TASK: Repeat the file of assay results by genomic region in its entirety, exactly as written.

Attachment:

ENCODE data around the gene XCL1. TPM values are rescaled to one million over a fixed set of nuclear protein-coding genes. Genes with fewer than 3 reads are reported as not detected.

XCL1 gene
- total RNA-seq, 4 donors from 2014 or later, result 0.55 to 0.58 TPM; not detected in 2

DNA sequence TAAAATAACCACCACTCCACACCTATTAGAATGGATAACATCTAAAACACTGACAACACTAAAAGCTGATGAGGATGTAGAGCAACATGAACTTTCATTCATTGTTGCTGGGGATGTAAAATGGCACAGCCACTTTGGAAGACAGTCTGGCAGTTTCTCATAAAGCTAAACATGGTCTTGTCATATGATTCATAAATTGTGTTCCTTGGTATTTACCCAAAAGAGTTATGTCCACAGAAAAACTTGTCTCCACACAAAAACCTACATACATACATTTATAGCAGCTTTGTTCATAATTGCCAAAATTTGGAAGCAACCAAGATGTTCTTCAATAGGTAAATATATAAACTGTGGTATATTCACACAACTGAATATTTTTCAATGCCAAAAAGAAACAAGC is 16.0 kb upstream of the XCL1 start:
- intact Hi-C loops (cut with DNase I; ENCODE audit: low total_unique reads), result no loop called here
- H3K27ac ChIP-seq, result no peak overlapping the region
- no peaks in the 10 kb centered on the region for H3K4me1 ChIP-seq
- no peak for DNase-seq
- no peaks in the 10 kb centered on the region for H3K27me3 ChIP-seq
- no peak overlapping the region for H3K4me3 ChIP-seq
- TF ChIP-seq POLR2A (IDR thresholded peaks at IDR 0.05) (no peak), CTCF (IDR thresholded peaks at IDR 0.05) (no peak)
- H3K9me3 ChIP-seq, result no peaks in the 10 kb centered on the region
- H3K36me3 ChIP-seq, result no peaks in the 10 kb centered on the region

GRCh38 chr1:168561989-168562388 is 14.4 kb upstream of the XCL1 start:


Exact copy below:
ENCODE data around the gene XCL1. TPM values are rescaled to one million over a fixed set of nuclear protein-coding genes. Genes with fewer than 3 reads are reported as not detected.

XCL1 gene
- total RNA-seq, 4 donors from 2014 or later, result 0.55 to 0.58 TPM; not detected in 2

DNA sequence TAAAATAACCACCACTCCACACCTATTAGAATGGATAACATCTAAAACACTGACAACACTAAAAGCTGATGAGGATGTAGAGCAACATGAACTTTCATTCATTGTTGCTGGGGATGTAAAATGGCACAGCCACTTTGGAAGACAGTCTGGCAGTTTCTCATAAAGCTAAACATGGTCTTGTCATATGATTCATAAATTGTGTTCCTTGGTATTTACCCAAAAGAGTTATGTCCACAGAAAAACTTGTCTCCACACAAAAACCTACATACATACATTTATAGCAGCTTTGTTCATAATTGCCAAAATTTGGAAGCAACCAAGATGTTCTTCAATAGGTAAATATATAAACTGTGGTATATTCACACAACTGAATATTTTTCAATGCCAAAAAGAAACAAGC is 16.0 kb upstream of the XCL1 start:
- intact Hi-C loops (cut with DNase I; ENCODE audit: low total_unique reads), result no loop called here
- H3K27ac ChIP-seq, result no peak overlapping the region
- no peaks in the 10 kb centered on the region for H3K4me1 ChIP-seq
- no peak for DNase-seq
- no peaks in the 10 kb centered on the region for H3K27me3 ChIP-seq
- no peak overlapping the region for H3K4me3 ChIP-seq
- TF ChIP-seq POLR2A (IDR thresholded peaks at IDR 0.05) (no peak), CTCF (IDR thresholded peaks at IDR 0.05) (no peak)
- H3K9me3 ChIP-seq, result no peaks in the 10 kb centered on the region
- H3K36me3 ChIP-seq, result no peaks in the 10 kb centered on the region

GRCh38 chr1:168561989-168562388 is 14.4 kb upstream of the XCL1 start: